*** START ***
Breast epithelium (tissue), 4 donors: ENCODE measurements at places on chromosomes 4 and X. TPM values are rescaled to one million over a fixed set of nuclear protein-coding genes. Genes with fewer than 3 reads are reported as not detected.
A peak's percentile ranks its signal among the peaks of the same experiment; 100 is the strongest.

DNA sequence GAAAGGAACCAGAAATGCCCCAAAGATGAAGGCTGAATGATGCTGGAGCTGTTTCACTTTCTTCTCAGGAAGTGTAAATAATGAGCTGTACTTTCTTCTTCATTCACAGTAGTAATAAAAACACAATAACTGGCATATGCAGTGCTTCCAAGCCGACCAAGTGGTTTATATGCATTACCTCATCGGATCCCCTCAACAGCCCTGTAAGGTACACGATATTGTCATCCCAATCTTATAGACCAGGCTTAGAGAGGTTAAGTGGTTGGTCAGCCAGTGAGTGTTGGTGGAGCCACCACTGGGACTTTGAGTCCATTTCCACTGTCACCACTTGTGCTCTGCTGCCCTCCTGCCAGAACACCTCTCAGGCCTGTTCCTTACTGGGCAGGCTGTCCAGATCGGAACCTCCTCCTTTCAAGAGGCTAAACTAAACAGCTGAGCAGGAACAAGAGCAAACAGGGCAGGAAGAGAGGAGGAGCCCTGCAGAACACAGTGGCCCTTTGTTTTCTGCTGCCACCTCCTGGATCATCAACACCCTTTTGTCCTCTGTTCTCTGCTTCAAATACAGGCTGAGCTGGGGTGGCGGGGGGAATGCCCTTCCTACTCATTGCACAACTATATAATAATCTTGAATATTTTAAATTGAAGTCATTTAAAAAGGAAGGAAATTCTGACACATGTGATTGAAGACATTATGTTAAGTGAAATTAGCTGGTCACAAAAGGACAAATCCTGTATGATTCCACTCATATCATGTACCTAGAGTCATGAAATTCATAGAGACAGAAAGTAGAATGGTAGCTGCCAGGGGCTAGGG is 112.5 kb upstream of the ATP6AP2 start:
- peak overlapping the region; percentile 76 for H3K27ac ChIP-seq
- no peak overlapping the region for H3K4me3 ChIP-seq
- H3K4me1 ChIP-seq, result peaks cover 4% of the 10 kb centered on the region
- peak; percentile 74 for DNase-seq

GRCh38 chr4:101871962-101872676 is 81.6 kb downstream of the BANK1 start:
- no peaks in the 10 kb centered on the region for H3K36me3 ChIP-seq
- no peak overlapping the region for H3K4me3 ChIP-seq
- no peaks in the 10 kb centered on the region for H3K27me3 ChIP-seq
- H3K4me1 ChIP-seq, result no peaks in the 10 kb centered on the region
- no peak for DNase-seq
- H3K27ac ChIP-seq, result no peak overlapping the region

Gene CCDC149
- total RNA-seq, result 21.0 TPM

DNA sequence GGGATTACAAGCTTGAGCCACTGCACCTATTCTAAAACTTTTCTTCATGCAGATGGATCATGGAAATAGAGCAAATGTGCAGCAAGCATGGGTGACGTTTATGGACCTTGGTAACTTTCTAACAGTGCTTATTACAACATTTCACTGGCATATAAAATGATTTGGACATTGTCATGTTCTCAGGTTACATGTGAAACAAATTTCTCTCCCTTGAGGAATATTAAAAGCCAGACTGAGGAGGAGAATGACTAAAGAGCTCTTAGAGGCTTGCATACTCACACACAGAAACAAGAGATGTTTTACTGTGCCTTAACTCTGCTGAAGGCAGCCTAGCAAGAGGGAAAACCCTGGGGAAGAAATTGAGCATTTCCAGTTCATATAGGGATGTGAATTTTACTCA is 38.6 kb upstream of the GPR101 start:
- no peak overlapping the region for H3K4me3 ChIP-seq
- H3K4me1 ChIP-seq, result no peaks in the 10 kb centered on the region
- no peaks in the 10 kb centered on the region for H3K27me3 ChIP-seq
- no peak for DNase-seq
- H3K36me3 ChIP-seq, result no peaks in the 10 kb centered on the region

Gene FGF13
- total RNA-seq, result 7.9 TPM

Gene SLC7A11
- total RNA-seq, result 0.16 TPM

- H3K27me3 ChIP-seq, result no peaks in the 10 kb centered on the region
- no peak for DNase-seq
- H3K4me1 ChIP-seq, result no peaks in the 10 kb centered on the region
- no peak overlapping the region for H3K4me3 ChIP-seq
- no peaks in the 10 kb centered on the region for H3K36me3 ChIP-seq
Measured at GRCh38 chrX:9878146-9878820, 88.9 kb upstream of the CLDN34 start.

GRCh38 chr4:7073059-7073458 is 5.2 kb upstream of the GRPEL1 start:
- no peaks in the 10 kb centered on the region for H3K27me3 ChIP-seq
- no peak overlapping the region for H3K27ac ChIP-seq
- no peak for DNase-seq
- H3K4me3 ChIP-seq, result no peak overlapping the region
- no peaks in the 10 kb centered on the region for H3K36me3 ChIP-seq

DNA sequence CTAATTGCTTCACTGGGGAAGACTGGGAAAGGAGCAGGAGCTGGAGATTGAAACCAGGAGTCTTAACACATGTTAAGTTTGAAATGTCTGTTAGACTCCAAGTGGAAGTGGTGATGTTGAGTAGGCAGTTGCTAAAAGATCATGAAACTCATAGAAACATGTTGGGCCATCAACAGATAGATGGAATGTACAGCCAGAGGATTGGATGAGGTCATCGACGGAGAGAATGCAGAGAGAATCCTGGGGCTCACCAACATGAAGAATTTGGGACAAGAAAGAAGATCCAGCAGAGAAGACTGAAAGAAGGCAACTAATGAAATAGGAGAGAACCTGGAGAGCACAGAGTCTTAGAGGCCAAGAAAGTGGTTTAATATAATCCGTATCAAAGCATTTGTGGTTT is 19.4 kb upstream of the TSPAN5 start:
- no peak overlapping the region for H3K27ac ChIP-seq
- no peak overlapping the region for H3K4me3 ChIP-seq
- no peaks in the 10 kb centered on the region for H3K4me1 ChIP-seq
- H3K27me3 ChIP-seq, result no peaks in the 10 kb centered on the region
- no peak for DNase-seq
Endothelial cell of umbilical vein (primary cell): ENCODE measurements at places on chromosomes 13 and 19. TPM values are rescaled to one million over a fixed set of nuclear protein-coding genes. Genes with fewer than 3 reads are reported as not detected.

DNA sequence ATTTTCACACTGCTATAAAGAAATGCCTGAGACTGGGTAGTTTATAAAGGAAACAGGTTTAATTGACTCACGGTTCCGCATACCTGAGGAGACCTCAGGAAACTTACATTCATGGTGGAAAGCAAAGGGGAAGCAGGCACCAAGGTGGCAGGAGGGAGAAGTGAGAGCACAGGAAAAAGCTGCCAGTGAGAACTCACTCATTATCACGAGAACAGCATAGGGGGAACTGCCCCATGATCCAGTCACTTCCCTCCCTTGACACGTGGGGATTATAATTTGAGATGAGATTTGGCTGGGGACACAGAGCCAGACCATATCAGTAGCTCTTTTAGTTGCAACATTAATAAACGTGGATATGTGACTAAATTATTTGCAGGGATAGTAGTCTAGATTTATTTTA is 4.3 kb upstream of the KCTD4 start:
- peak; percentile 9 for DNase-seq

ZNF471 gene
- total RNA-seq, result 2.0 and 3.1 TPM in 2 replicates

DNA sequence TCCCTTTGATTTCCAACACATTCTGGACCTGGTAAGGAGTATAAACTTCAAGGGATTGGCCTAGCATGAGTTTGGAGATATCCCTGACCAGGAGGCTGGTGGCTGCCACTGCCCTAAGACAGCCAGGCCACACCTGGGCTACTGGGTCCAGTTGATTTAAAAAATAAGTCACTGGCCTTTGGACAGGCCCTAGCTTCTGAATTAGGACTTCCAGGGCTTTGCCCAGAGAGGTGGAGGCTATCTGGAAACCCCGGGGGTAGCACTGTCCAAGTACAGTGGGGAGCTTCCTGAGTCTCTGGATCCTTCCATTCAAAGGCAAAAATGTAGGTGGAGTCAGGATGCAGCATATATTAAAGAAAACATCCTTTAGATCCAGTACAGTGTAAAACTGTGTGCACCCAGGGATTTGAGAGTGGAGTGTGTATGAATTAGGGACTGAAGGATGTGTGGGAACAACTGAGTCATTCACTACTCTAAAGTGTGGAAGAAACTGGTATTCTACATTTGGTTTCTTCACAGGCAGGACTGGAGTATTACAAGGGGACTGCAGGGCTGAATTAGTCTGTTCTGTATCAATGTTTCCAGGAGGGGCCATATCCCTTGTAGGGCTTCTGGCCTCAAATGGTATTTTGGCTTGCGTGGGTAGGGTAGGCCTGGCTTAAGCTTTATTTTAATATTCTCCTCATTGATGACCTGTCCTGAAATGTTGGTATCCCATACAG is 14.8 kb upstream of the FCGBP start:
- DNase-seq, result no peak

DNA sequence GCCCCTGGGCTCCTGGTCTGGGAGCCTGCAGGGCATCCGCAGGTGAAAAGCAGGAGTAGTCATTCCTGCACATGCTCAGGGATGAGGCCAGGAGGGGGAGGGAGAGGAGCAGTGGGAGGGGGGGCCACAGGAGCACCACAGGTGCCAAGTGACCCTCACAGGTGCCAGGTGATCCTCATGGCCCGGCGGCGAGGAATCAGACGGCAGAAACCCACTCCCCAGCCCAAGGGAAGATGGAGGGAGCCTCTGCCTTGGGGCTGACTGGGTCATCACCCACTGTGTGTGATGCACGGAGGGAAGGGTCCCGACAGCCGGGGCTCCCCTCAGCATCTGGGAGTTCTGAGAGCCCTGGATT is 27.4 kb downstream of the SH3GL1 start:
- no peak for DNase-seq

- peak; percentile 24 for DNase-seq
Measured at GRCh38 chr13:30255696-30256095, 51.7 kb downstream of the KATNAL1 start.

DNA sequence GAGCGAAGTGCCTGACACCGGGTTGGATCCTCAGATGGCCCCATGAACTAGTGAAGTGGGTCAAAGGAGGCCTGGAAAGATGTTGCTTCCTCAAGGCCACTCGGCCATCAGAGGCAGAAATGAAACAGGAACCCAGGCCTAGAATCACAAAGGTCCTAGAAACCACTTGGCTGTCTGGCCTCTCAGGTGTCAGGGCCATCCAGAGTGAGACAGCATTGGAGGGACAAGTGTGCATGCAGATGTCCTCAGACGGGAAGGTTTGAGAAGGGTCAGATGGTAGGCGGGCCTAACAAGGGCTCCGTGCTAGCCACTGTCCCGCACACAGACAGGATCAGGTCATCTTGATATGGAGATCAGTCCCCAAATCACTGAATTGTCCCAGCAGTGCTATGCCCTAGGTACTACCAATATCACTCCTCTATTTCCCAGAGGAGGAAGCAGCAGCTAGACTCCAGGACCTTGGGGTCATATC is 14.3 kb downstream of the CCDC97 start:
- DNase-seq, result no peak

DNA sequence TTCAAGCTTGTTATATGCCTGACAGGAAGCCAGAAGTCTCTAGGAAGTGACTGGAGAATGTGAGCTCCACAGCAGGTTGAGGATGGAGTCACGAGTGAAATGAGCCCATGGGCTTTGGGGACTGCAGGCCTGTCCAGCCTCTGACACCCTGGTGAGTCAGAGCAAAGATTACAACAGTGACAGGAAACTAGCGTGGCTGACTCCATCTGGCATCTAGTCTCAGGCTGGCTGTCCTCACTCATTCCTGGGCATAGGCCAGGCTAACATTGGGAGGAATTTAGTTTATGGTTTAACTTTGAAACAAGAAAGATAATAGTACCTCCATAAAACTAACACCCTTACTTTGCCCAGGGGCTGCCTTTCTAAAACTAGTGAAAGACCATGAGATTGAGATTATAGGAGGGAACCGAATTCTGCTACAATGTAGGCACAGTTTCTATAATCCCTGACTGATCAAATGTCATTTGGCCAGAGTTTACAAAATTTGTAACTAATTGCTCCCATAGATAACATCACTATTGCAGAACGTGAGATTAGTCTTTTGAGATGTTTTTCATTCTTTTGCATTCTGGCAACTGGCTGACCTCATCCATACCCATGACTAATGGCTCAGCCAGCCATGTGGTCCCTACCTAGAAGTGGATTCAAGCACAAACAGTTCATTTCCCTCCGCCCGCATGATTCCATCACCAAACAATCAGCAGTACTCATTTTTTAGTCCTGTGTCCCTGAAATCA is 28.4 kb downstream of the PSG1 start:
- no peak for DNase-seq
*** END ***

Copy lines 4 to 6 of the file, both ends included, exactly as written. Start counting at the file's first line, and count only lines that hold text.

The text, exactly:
- peak overlapping the region; percentile 76 for H3K27ac ChIP-seq
- no peak overlapping the region for H3K4me3 ChIP-seq
- H3K4me1 ChIP-seq, result peaks cover 4% of the 10 kb centered on the region